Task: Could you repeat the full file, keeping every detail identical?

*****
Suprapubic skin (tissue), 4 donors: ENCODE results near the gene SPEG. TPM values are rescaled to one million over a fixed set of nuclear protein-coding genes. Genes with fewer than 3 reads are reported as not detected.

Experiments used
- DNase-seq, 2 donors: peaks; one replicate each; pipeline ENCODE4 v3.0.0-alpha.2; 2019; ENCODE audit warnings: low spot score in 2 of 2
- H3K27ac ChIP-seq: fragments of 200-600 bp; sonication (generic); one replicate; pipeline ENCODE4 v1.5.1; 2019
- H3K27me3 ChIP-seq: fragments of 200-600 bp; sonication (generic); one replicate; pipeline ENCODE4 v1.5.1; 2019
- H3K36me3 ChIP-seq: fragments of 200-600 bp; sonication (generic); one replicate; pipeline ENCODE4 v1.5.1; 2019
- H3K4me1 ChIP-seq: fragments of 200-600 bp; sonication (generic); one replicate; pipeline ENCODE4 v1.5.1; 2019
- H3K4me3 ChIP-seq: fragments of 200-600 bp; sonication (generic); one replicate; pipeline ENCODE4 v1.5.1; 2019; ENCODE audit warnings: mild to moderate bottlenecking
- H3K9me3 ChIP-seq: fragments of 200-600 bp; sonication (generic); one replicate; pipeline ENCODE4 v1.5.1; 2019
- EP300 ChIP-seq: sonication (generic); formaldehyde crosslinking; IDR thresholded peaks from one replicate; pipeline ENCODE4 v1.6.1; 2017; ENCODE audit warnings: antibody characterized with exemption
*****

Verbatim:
Suprapubic skin (tissue), 4 donors: ENCODE results near the gene SPEG. TPM values are rescaled to one million over a fixed set of nuclear protein-coding genes. Genes with fewer than 3 reads are reported as not detected.

Experiments used
- DNase-seq, 2 donors: peaks; one replicate each; pipeline ENCODE4 v3.0.0-alpha.2; 2019; ENCODE audit warnings: low spot score in 2 of 2
- H3K27ac ChIP-seq: fragments of 200-600 bp; sonication (generic); one replicate; pipeline ENCODE4 v1.5.1; 2019
- H3K27me3 ChIP-seq: fragments of 200-600 bp; sonication (generic); one replicate; pipeline ENCODE4 v1.5.1; 2019
- H3K36me3 ChIP-seq: fragments of 200-600 bp; sonication (generic); one replicate; pipeline ENCODE4 v1.5.1; 2019
- H3K4me1 ChIP-seq: fragments of 200-600 bp; sonication (generic); one replicate; pipeline ENCODE4 v1.5.1; 2019
- H3K4me3 ChIP-seq: fragments of 200-600 bp; sonication (generic); one replicate; pipeline ENCODE4 v1.5.1; 2019; ENCODE audit warnings: mild to moderate bottlenecking
- H3K9me3 ChIP-seq: fragments of 200-600 bp; sonication (generic); one replicate; pipeline ENCODE4 v1.5.1; 2019
- EP300 ChIP-seq: sonication (generic); formaldehyde crosslinking; IDR thresholded peaks from one replicate; pipeline ENCODE4 v1.6.1; 2017; ENCODE audit warnings: antibody characterized with exemption